Together, we have the opportunity to build corporate environments that foster a sense of belonging and lessen the experience of impostor syndrome for women in our workplaces.

– Laura Newinski, U.S. Deputy Chair and COO of KPMG

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Technology

Ranked: The Most Innovative Companies in 2021

In today’s fast-paced market, companies have to be innovative constantly. Here’s a look at the top 50 most innovative companies in 2021.

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Most Innovative Companies 2021

Ranked: the Top 50 Most Innovative Companies in 2021

This year has been rife with pandemic-induced changes that have shifted corporate priorities—and yet, innovation has remained a top concern among corporations worldwide.

Using data from the annual ranking done by Boston Consulting Group (BCG) using a poll of 1,600 global innovation professionals, this graphic ranks the top 50 most innovative companies in 2021.

We’ll dig into a few of the leading companies, along with their innovative practices, below.

Most Innovative Companies: A Breakdown of the Leaderboard

To create the top 50 innovative company ranking, BCG uses four variables:

  • Global “Mindshare”: The number of votes from all innovation executives.
  • Industry Peer Review: The number of votes from executives in a company’s industry.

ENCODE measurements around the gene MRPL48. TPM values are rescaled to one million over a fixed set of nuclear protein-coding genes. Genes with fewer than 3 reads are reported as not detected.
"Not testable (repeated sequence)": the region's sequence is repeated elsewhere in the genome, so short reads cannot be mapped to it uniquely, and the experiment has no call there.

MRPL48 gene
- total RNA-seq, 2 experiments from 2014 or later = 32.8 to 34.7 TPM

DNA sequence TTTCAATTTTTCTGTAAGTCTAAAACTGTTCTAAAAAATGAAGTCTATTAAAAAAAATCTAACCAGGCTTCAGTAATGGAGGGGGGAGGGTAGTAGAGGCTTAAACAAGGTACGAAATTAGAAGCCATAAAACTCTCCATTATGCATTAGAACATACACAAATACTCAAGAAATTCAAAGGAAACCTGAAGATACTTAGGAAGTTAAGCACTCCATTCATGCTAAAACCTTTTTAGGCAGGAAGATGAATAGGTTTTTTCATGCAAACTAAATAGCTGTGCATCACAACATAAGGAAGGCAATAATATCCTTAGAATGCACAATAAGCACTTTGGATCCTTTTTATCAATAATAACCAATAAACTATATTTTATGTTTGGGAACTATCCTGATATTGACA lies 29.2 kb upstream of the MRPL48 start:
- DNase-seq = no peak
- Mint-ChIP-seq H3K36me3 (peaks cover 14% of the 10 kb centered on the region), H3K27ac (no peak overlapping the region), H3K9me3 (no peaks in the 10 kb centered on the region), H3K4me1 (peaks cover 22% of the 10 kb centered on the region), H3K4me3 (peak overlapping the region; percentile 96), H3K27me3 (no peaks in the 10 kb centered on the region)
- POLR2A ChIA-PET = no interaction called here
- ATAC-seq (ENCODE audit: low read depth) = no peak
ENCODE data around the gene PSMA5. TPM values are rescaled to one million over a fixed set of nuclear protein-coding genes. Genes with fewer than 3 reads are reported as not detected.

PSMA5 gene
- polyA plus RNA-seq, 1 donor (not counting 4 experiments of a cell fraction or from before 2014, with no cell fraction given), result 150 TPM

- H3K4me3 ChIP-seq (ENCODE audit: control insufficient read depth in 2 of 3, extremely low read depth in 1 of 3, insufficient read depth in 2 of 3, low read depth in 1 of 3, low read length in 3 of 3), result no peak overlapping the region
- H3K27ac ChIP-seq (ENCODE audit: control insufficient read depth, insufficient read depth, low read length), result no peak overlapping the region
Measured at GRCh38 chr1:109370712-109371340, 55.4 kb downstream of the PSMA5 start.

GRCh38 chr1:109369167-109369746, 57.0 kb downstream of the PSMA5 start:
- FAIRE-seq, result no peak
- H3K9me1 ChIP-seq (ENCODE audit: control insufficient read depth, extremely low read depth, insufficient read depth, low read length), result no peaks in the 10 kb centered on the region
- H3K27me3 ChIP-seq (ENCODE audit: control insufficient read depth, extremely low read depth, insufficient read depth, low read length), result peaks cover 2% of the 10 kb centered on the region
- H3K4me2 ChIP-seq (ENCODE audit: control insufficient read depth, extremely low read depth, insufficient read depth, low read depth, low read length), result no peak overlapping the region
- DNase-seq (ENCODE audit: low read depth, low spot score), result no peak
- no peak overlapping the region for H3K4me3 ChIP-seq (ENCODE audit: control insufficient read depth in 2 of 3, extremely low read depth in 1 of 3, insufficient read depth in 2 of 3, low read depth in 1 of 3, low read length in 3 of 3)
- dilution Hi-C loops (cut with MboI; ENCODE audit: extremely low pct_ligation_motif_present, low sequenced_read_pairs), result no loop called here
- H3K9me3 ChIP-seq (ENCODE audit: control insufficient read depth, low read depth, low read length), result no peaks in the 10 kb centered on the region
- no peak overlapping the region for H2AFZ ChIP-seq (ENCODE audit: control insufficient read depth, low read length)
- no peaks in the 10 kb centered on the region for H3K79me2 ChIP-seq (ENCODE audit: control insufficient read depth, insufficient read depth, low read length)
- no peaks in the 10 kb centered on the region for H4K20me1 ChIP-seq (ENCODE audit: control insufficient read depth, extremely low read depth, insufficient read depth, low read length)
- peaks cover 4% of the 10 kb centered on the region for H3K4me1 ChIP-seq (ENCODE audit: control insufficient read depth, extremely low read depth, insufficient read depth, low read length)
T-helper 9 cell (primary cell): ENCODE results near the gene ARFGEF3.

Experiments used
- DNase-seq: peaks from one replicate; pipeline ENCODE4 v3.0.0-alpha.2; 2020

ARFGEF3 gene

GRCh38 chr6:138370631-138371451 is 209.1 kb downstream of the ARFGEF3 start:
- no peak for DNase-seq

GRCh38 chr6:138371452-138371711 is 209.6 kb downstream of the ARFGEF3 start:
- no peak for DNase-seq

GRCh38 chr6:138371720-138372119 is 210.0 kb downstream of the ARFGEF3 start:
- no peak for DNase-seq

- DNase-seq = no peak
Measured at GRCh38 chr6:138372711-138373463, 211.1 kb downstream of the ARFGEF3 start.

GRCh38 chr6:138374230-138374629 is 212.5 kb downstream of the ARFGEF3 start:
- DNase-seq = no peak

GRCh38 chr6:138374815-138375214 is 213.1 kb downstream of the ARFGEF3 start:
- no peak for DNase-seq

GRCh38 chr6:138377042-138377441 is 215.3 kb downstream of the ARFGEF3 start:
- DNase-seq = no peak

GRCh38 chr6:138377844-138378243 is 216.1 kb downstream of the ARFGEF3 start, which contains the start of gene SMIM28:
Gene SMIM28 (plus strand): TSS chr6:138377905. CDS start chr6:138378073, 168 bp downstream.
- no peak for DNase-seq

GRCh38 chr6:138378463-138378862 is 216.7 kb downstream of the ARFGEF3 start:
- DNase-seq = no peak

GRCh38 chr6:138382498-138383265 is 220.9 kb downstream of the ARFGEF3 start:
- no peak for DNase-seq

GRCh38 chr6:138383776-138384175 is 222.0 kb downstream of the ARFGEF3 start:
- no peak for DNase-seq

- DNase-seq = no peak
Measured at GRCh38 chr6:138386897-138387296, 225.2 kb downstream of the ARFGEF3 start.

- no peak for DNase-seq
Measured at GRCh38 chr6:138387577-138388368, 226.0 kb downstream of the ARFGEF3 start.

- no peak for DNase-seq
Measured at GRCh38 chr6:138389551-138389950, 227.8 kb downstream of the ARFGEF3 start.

• Industry Disruption: A diversity index to measure votes across industries.
  • Value Creation: Total share return.

For the second year in a row, Apple claims the top spot on this list. Here’s a look at the full ranking for 2021:

 CompanyIndustryHQChange from 2020
1AppleTechnology🇺🇸 U.S.--
2AlphabetTechnology🇺🇸 U.S.--
3AmazonConsumer Goods🇺🇸 U.S.--
4MicrosoftTechnology🇺🇸 U.S.--
5TeslaTransport & Energy🇺🇸 U.S.+6
6SamsungTechnology🇰🇷 South Korea-1
7IBMTechnology🇺🇸 U.S.+1
8HuaweiTechnology🇨🇳 China-2
9SonyConsumer Goods🇯🇵 Japan--
10PfizerHealthcare🇺🇸 U.S.Return
11SiemensTechnology🇩🇪 Germany+10
12LG ElectronicsConsumer Goods🇰🇷 South Korea+6
13FacebookTechnology🇺🇸 U.S.-3
14AlibabaConsumer Goods🇨🇳 China-7
15OracleTechnology🇺🇸 U.S.+10
16DellTechnology🇺🇸 U.S.+4
17Cisco SystemsTechnology🇺🇸 U.S.-5
18TargetConsumer Goods🇺🇸 U.S.+4
19HP Inc.Technology🇺🇸 U.S.-4
20Johnson & JohnsonHealthcare🇺🇸 U.S.+6
21ToyotaTransport & Energy🇯🇵 Japan+20
22SalesforceTechnology🇺🇸 U.S.+13
23WalmartConsumer Goods🇺🇸 U.S.-10
24NikeConsumer Goods🇺🇸 U.S.-8
25LenovoTechnology🇭🇰 Hong Kong SARReturn
26TencentConsumer Goods🇨🇳 China-12
27Procter & GambleConsumer Goods🇺🇸 U.S.+12
28Coca-ColaConsumer Goods🇺🇸 U.S.+20
29Abbott LabsHealthcare🇺🇸 U.S.New
30BoschTransport & Energy🇩🇪 Germany+3
31XiaomiTechnology🇨🇳 China-7
32IkeaConsumer Goods🇳🇱 NetherlandsReturn
33Fast RetailingConsumer Goods🇯🇵 JapanReturn
34AdidasConsumer Goods🇩🇪 GermanyReturn
35Merck & Co.Healthcare🇺🇸 U.S.Return
36NovartisHealthcare🇨🇭 Switzerland+11
37EbayConsumer Goods🇺🇸 U.S.Return
38PepsiCoConsumer Goods🇺🇸 U.S.Return
39HyundaiTransport & Energy🇰🇷 South KoreaReturn
40SAPTechnology🇩🇪 Germany-13
41InditexConsumer Goods🇪🇸 SpainReturn
42ModernaHealthcare🇺🇸 U.S.New
43PhilipsHealthcare🇳🇱 Netherlands-20
44DisneyMedia & Telecomms🇺🇸 U.S.Return
45MitsubishiTransport & Energy🇯🇵 JapanNew
46ComcastMedia & Telecomms🇺🇸 U.S.New
47GETransport & Energy🇺🇸 U.S.Return
48RocheHealthcare🇨🇭 SwitzerlandReturn
49AstraZenecaHealthcare🇬🇧 UKNew
50BayerHealthcare🇩🇪 Germany-12